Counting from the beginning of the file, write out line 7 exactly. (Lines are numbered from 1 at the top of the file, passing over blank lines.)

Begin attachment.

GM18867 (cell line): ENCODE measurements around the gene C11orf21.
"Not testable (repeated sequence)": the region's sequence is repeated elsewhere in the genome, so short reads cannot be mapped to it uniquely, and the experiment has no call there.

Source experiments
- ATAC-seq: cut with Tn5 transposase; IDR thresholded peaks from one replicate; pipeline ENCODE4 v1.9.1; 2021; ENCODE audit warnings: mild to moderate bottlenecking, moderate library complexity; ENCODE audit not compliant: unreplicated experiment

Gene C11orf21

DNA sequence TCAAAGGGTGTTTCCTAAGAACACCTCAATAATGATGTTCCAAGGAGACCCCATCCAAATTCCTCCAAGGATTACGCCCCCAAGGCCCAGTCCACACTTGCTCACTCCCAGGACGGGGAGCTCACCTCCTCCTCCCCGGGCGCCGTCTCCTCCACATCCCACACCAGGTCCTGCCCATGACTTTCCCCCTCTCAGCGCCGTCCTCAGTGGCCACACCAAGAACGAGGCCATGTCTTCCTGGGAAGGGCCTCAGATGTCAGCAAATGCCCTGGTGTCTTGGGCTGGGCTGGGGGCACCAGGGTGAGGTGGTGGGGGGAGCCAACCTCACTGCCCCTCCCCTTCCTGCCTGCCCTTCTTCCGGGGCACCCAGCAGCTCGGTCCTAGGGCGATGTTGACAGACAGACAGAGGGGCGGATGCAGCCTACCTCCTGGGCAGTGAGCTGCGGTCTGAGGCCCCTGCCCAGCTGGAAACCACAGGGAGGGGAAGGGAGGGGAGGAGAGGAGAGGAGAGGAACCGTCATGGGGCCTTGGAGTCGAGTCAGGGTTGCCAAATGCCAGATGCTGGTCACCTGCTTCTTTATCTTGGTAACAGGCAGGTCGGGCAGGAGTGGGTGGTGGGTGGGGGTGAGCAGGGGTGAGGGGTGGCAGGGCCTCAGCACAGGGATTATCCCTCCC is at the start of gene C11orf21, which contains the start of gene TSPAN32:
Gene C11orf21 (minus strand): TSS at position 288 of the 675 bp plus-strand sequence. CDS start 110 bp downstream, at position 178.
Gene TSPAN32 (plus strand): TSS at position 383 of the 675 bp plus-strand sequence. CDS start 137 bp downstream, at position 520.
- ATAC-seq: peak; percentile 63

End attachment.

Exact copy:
Gene C11orf21 (minus strand): TSS at position 288 of the 675 bp plus-strand sequence. CDS start 110 bp downstream, at position 178.